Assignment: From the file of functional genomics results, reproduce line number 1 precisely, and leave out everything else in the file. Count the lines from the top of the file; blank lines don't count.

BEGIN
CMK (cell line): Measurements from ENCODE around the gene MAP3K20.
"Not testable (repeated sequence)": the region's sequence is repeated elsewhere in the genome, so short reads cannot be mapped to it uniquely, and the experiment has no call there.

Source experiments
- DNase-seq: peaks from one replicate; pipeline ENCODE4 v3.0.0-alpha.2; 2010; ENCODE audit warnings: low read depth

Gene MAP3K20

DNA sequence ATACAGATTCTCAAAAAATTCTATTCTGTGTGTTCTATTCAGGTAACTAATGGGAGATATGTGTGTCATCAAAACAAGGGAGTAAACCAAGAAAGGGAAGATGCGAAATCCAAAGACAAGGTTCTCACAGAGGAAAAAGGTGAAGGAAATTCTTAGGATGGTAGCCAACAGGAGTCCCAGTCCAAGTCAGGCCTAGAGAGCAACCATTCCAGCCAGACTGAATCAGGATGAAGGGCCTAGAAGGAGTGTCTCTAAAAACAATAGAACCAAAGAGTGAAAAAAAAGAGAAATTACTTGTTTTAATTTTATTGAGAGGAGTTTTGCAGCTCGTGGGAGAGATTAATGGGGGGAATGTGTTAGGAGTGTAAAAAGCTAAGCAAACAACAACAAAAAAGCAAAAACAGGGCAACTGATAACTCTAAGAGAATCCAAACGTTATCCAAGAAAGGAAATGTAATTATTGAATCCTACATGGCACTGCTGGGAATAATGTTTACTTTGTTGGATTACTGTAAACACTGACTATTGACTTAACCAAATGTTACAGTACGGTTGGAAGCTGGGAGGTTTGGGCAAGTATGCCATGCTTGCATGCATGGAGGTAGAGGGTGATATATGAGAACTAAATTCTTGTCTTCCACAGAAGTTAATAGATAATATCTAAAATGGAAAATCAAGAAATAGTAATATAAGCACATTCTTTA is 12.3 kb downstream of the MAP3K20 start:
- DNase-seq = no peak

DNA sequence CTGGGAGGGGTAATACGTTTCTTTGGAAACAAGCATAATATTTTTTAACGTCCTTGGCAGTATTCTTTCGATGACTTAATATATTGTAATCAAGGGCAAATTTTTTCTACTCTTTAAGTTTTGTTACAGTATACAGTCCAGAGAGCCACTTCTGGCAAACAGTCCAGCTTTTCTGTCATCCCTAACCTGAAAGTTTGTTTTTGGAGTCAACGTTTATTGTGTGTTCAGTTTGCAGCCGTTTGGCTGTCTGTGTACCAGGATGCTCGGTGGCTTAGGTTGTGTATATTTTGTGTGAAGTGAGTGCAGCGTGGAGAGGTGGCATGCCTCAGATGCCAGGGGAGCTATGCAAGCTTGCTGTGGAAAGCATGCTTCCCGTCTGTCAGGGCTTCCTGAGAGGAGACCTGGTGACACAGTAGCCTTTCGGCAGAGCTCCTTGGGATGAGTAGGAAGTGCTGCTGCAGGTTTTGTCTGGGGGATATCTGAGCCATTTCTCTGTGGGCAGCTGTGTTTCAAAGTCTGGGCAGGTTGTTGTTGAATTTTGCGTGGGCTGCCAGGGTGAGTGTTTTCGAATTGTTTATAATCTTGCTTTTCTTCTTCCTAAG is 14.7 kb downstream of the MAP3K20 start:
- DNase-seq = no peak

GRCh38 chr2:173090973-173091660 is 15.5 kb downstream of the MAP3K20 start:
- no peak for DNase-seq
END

CMK (cell line): Measurements from ENCODE around the gene MAP3K20.